If that were the case, from a brand perspective, it would be better to just put those higher rates into effect permanently and call them peak rates and call the pricing at other times off-peak rates. Surge pricing is already a dirty word. If for some reason demand was even higher than normal peak demand, then put in surge pricing, and if for some reason it happened to be lower, you could offer a discount off of peak rates (ebb pricing?) and gain some consumer goodwill.
The other argument for surge pricing is, of course, price rationing. That is, by raising prices, we ensure that the scarce resource of Uber drivers goes to those who most need it.
Unfortunately, the argument for price-rationing (as opposed to lottery-rationing, or queue-rationing) of goods as being welfare-maximizing depends (at the very least) upon a rough equality of wealth so that interpersonal dollar values can stand in for interpersonal welfare comparisons. In an unequal society, price rationing ensures disproportionate access by the rich, even when they value a good or service relatively little. There is no solid case that price-rationing is optimal or even remotely a good idea when dispersion of purchasing power is very large. I’ve written about this, as has Matt Yglesias very recently. Matt Bruenig has two excellent posts relating this point to Uber specifically (as well as another post on ethical claims about Uber’s pricing).
The service is still scaling (incredibly), so it may not be fair to judge the validity of the price-rationing argument. However, based on the three times I've seen crazy surge pricing multiples for Uber (I'm talking 8X to 9X, for example during a blizzard in NYC the day after the Super Bowl two years ago), price rationing meant Uber was only available to price-insensitive wealthy folks. Great for maximizing Uber's profits, but not exactly what people claim when they say the market is the best way to allocate scarce resources during times of peak demand, for example an emergency. Unless you want to argue that because the wealthy were willing to pay more, they deserved or needed the service more than poorer folks. Pursue that line and next thing you know, you're dancing with a woman in a mask at your masquerade ball and she's whispering in your ear:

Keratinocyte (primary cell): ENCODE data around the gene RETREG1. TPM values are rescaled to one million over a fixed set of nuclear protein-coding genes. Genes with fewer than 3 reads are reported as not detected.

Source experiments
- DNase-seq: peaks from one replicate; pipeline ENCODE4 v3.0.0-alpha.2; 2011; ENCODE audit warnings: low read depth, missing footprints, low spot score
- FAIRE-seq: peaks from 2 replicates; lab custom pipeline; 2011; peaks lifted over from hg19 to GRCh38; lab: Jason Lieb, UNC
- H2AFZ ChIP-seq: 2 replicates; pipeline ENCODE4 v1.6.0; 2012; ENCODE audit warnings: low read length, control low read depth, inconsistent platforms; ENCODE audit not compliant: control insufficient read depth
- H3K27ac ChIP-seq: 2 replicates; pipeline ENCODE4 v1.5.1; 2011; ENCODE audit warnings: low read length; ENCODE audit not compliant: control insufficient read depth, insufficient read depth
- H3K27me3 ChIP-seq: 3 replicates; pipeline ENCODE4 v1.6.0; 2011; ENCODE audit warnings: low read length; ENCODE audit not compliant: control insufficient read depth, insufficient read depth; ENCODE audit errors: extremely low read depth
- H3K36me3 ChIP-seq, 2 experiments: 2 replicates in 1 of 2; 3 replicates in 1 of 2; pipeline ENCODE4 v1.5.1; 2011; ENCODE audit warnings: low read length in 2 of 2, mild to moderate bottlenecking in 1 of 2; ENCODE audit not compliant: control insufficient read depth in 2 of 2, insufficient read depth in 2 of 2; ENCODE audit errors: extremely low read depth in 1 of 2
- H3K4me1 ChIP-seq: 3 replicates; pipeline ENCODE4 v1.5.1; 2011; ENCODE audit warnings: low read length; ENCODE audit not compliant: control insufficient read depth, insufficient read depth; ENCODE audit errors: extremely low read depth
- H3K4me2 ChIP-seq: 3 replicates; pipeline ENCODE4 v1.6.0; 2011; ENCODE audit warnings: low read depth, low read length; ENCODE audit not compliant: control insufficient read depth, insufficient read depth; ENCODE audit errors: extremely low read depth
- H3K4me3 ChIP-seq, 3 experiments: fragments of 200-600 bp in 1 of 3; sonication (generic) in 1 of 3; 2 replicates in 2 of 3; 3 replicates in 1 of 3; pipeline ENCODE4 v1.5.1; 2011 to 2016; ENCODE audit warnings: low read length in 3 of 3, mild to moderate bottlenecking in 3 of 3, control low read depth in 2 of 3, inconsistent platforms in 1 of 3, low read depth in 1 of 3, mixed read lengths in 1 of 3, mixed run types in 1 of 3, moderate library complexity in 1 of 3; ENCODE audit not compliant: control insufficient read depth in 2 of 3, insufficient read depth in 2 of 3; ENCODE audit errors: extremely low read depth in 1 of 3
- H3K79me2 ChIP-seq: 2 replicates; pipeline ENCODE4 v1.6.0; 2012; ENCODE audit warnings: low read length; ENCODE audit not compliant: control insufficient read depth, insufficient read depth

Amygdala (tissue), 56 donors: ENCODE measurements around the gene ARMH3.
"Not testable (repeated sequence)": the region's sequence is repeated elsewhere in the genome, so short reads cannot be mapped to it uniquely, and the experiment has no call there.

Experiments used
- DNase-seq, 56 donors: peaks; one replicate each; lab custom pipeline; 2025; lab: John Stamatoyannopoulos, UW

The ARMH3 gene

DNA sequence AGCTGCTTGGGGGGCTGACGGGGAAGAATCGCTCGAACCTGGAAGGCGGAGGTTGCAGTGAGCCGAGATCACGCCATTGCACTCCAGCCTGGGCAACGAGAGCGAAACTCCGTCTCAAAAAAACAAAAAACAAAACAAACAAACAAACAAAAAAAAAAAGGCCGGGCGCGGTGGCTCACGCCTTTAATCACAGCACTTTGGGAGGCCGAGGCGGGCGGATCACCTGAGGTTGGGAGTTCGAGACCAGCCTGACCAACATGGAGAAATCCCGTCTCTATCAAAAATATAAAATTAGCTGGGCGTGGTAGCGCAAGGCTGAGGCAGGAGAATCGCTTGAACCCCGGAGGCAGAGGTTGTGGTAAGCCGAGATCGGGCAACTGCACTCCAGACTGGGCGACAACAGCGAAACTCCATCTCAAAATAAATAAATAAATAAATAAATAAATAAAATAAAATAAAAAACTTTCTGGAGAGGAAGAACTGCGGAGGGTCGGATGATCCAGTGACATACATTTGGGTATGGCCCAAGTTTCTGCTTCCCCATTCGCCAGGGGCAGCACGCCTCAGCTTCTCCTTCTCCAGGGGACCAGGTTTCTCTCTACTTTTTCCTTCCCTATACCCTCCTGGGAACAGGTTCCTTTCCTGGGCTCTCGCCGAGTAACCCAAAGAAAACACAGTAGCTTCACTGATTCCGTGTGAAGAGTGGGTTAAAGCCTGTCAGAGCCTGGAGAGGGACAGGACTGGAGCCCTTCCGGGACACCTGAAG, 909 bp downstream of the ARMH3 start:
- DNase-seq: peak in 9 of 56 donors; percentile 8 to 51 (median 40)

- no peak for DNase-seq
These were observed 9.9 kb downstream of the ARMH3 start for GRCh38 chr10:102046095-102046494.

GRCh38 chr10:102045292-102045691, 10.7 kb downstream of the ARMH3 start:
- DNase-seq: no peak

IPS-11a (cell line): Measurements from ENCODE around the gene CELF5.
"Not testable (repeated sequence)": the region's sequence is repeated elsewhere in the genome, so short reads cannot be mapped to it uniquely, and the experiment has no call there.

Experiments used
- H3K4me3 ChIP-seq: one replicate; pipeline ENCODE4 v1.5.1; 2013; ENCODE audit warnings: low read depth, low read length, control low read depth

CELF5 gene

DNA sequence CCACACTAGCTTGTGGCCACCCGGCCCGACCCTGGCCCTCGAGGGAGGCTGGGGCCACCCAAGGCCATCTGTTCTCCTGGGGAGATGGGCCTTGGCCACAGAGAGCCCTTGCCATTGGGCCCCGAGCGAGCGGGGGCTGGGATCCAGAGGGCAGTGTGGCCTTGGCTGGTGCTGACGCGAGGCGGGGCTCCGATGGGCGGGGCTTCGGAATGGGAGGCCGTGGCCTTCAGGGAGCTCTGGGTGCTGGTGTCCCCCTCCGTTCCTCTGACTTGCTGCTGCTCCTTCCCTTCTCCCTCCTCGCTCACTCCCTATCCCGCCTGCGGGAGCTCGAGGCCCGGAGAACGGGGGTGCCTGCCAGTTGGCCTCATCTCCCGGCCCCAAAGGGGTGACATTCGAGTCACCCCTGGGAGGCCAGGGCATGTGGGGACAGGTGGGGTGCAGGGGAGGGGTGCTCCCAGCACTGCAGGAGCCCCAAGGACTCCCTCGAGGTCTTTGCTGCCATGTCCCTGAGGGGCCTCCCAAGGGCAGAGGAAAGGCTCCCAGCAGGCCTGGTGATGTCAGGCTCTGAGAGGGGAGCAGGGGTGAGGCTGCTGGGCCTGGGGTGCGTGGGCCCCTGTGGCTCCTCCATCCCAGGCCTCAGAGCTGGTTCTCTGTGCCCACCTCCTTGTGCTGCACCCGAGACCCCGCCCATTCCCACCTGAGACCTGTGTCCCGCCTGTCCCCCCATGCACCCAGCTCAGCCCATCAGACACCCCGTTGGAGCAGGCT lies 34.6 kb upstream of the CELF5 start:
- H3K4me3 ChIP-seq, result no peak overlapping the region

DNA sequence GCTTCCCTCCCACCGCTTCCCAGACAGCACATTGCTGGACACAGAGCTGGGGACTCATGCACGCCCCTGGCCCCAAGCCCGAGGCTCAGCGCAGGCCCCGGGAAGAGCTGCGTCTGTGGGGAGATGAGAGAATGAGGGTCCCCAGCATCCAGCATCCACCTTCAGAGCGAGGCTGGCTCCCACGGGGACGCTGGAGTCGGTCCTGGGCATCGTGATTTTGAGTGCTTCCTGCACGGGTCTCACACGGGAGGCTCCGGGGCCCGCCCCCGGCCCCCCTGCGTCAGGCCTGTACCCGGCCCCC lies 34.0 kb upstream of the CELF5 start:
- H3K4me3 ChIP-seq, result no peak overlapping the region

There's a storm coming, Mr. Wayne. You and your friends better batten down the hatches, because when it hits, you're all gonna wonder how you ever thought you could live so large and leave so little for the rest of us.
Matt Bruenig explains this with a very clear example:
Suppose that, in a given location, 10 people will normally hail an Uber cab, and 10 drivers will normally be cruising about to accept them. Now suppose that, because of an emergency, the number of people trying to hail a cab shoots to 100 people. In response, Uber jacks up prices very high, which has the effect of bringing 10 additional drivers on to the road. That means there are now 20 drivers (a doubling of supply) and 20 of the 100 people trying to hail an Uber cab succeeds in doing so.
Under Econ 101 analysis, you say that there was a welfare increase here. See, there were 20 people who got Uber cabs rather than 10 people. But, as I keep pointing out, this argument is not determinative if we assume the 100 people vying for Uber cabs have unequal economic resources. Further, the more unequal the resources are among those people, the more likely using prices like this actually decreases aggregate utility.
To see why, consider these two scenarios:
Rider Demand: 100
Cab Supply: 10
Chance of Getting a Cab: 10% for all 100 riders
Rider Demand: 100
Cab Supply: 20
Chance of Getting a Cab: 100% for wealthiest 20 riders, 0% for other 80 riders
From a glance, you can immediately see that for the bottom 80 riders, the rational preference should be the Non-Surge. In Non-Surge, their odds of getting a cab are 10%. In Surge, their odds of getting a cab are 0%. Don’t let stupid journalists confuse you on this point.
Did more cars hit the road in response to the 8x or 9x surge pricing that snowy night in NYC? Without data from Uber, it's impossible to say. Given that Uber has been under a bit of a public relations siege, at least in the tech press and locally here in the Bay Area, if surge pricing increased supply of drivers in any meaningful manner in times where demand outstrips supply, I would've thought they would've released data proving that point.
This isn't to say I'm not a fan of Uber and other ride-sharing services. I love ride sharing, I use Uber and Lyft all the time. They've undoubtedly produced a great deal of surplus consumer and societal welfare, especially in this time of a heavily subsidized price war for market share. What taxi drivers and the government are doing in Paris to fight off Uber is just one more reason I've fallen deeply out of love with what was once one of my favorite places in the world.
And I don't doubt some of the grumbling about surge pricing is just the usual consumer noise greeting any price increases, however reasonable. It would be more bizarre if consumers didn't complain simply as another signal to suppliers of their preferences.
But the argument that surge pricing always maximizes consumer welfare is a more complex one, and not a premise that should be accepted at face value.